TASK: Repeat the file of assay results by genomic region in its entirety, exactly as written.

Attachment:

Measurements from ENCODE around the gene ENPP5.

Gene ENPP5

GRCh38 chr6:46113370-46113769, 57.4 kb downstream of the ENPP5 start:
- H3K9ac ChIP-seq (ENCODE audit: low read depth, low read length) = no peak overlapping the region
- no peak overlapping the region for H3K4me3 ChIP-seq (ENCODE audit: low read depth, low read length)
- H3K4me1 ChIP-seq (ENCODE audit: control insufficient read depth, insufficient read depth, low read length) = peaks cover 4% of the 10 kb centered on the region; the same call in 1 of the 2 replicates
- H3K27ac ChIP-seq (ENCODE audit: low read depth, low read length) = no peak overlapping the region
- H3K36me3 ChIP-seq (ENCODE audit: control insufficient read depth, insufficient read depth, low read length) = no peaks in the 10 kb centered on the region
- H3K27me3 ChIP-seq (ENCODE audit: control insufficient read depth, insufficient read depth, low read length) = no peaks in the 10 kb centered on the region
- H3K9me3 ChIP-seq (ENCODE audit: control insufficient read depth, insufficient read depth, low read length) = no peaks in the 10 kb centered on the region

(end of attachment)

Measurements from ENCODE around the gene ENPP5.

Gene ENPP5

GRCh38 chr6:46113370-46113769, 57.4 kb downstream of the ENPP5 start:
- H3K9ac ChIP-seq (ENCODE audit: low read depth, low read length) = no peak overlapping the region
- no peak overlapping the region for H3K4me3 ChIP-seq (ENCODE audit: low read depth, low read length)
- H3K4me1 ChIP-seq (ENCODE audit: control insufficient read depth, insufficient read depth, low read length) = peaks cover 4% of the 10 kb centered on the region; the same call in 1 of the 2 replicates
- H3K27ac ChIP-seq (ENCODE audit: low read depth, low read length) = no peak overlapping the region
- H3K36me3 ChIP-seq (ENCODE audit: control insufficient read depth, insufficient read depth, low read length) = no peaks in the 10 kb centered on the region
- H3K27me3 ChIP-seq (ENCODE audit: control insufficient read depth, insufficient read depth, low read length) = no peaks in the 10 kb centered on the region
- H3K9me3 ChIP-seq (ENCODE audit: control insufficient read depth, insufficient read depth, low read length) = no peaks in the 10 kb centered on the region